In yesterday’s post, I talked about seeing prose in a new way, when I began to re-construct sections of Cormac McCarthy’s description and look at the words in a more poetic way.

Often, in prose, we write the description with an end result in mind: to set up the action to come. We select the details and refine our descriptions to highlight the “meat” of the story, whether it be a character-driven story or one that is plot-focused.

In poetry, though, the description often IS the purpose. It must be meaningful, in itself—a discovery, an action of its own. The description must be evocative of some emotion without an action tied to it or characters to populate the world being described.

This is, in my opinion, what McCarthy does. His descriptions of the setting are meant to provoke reaction, even without the next stakes-raising plot point or the development of a character arc or any of the other things we may argue are  necessary components of writing a story. That doesn’t mean those other aspects of story telling aren’t present; I only mean to say that his description and exposition are often doing much more than most of us accomplish in our own writing.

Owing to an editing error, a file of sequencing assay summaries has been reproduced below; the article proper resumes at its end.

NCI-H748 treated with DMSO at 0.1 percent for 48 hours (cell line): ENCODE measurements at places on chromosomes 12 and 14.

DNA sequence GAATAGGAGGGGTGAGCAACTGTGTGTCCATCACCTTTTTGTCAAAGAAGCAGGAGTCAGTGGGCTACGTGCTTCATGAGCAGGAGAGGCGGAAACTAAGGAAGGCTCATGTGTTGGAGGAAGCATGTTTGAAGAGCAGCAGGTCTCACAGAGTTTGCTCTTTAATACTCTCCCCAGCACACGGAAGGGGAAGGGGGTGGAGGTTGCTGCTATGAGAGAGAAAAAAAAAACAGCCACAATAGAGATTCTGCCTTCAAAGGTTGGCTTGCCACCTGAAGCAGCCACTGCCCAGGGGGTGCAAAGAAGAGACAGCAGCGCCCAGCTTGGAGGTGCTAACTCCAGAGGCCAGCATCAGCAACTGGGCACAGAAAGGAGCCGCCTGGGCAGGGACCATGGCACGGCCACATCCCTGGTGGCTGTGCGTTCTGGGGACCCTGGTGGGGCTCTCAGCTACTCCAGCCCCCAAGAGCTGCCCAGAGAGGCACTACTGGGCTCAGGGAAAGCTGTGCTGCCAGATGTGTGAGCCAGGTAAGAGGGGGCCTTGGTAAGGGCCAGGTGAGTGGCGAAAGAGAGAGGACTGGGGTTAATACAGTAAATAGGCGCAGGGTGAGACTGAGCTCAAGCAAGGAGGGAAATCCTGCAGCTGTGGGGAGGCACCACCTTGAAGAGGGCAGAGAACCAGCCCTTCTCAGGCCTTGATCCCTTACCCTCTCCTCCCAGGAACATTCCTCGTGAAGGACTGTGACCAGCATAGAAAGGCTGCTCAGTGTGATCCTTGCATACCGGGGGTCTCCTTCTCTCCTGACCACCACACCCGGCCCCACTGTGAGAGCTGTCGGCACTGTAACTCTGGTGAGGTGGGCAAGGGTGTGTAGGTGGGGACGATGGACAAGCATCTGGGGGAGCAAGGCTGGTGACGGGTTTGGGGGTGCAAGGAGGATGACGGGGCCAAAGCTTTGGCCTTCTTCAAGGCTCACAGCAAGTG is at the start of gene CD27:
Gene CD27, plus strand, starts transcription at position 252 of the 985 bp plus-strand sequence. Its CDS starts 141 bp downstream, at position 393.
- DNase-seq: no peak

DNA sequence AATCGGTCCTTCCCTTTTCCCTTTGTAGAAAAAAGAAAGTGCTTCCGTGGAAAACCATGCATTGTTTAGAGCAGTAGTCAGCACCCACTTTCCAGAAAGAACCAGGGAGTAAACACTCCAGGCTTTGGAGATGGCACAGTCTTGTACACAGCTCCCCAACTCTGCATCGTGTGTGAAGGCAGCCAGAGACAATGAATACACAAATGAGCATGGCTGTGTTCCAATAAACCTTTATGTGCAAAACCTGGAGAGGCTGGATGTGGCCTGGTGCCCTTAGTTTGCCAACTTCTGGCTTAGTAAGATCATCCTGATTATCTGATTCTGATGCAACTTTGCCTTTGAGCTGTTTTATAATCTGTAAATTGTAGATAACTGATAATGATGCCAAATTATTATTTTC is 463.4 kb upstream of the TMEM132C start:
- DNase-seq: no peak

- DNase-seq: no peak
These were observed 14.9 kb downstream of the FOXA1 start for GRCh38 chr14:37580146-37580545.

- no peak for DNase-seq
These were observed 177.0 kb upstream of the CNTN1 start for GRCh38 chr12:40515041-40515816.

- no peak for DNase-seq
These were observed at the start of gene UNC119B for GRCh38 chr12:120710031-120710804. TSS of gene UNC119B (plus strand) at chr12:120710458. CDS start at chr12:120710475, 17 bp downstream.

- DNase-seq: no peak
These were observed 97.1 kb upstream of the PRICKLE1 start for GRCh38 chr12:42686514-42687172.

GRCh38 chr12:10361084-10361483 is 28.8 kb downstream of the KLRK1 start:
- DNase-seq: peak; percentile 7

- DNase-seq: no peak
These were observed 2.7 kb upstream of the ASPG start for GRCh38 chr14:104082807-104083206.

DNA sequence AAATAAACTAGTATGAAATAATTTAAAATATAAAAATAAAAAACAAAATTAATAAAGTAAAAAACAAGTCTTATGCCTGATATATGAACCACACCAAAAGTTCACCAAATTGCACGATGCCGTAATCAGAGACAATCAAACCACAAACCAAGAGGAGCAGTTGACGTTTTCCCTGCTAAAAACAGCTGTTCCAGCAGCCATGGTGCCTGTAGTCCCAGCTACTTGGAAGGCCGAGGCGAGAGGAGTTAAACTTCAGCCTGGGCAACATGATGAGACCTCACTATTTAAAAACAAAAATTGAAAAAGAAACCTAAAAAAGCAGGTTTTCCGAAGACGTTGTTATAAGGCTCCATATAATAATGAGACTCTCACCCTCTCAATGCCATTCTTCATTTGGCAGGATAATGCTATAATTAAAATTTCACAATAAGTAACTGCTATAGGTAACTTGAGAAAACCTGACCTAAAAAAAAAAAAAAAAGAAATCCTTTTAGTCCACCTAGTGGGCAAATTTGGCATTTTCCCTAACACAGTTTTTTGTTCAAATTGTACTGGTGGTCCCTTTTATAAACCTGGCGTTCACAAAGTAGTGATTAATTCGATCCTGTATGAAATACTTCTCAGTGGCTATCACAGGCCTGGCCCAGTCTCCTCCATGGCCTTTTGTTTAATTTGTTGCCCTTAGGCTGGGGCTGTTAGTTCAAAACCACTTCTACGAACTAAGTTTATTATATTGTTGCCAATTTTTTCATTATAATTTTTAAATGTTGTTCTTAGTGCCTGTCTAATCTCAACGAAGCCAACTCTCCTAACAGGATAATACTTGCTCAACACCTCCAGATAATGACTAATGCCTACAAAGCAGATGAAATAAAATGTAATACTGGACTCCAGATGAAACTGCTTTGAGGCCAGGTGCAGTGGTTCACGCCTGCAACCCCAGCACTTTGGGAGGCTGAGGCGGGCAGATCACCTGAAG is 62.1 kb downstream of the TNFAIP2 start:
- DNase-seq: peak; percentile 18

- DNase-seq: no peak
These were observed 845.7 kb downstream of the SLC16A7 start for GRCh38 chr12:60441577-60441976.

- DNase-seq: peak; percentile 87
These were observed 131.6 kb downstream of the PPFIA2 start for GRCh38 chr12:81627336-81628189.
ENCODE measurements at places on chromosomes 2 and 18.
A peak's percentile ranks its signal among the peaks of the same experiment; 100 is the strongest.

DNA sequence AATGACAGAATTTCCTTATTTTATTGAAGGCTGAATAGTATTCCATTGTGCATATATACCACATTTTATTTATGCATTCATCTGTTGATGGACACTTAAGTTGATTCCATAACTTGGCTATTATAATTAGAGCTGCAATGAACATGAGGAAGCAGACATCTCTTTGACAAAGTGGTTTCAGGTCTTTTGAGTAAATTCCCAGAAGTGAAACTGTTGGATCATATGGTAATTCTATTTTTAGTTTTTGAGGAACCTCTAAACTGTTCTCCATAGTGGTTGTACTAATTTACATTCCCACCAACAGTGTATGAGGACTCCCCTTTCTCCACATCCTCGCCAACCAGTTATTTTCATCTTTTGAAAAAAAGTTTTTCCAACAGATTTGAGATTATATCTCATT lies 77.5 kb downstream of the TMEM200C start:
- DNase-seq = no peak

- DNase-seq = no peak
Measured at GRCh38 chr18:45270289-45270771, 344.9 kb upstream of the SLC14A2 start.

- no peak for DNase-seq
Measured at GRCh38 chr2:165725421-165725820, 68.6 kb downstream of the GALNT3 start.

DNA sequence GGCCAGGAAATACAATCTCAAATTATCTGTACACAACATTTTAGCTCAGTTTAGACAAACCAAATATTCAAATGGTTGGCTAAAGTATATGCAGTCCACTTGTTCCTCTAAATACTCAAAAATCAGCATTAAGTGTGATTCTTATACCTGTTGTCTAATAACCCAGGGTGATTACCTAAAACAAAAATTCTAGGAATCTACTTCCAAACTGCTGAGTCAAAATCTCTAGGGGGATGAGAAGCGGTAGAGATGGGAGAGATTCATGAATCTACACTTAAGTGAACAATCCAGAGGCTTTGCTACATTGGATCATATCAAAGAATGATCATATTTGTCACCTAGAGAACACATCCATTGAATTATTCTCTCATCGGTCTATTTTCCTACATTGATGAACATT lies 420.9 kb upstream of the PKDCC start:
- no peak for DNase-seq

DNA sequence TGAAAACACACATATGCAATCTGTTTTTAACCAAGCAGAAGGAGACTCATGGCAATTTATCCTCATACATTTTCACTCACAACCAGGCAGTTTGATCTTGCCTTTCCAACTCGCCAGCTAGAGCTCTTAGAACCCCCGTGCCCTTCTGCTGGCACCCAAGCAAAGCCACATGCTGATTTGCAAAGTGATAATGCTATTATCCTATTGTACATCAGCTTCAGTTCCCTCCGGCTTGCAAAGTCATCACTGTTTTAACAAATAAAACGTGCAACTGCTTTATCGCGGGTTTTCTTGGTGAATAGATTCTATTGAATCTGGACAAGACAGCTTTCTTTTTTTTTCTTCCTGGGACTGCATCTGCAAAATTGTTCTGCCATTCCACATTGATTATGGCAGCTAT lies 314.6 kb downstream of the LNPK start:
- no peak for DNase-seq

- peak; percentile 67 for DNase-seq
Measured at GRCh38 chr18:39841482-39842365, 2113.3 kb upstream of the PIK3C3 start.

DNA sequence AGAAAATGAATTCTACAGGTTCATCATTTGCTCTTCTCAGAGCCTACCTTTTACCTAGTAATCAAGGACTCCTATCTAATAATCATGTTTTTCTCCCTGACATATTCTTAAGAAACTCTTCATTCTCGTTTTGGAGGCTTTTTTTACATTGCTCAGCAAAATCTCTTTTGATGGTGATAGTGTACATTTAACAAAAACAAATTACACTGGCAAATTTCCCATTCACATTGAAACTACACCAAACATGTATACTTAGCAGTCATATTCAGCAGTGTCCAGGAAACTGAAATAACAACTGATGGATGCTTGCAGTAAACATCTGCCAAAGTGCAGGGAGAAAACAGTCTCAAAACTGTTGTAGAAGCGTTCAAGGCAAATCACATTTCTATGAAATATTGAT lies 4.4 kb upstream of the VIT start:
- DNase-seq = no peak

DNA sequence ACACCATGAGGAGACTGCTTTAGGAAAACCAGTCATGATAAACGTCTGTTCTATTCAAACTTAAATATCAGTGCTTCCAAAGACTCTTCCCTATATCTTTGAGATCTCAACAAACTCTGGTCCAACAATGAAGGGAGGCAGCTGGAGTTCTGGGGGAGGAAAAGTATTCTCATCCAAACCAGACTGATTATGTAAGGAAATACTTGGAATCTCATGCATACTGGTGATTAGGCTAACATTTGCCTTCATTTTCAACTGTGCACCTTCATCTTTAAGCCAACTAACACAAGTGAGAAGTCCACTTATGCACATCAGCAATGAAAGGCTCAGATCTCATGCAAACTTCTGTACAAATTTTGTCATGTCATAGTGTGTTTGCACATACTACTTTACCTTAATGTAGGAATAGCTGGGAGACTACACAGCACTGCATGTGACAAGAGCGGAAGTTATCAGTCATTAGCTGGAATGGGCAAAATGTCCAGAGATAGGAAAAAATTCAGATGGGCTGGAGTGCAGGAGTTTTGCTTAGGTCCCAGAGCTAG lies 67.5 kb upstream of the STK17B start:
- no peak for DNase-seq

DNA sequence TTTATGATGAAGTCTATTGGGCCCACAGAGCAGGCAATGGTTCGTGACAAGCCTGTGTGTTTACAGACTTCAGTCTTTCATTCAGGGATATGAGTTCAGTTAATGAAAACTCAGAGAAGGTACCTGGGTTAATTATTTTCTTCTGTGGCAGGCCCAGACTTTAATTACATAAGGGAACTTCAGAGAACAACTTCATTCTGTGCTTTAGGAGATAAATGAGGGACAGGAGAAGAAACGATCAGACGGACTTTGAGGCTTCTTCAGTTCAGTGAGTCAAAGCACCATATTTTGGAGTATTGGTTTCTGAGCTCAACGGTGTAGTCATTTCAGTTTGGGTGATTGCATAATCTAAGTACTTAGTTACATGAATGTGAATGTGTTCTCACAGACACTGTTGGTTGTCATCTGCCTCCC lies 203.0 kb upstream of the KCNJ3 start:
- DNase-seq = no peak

I don’t claim to be the writer McCarthy is, and as another student in the recent Reading as a Writer class said, it would be nearly impossible to attempt to emulate McCarthy’s unique narrative voice. But I can take this idea of the poetic mindset and apply it to my own work, with the hope of improving my own narrative voice and the flow of my story telling to elicit a reaction from the reader.

There are six areas I’ve identified where this poetic mindset can become instrumental in the editing and revision process, to help me strengthen and deepen my own work.

  1. In McCarthy's works, The Road and Blood Meridian, the road or the journey are metaphors, in a larger sense. What I found more instructive was the way McCarthy used other figurative language and poetic techniques on every page of these two books.
    In McCarthy’s works, The Road and Blood Meridian, the road or the journey are metaphors, in a larger sense. What I found more instructive was the way McCarthy used other figurative language and poetic techniques on every page of these two books.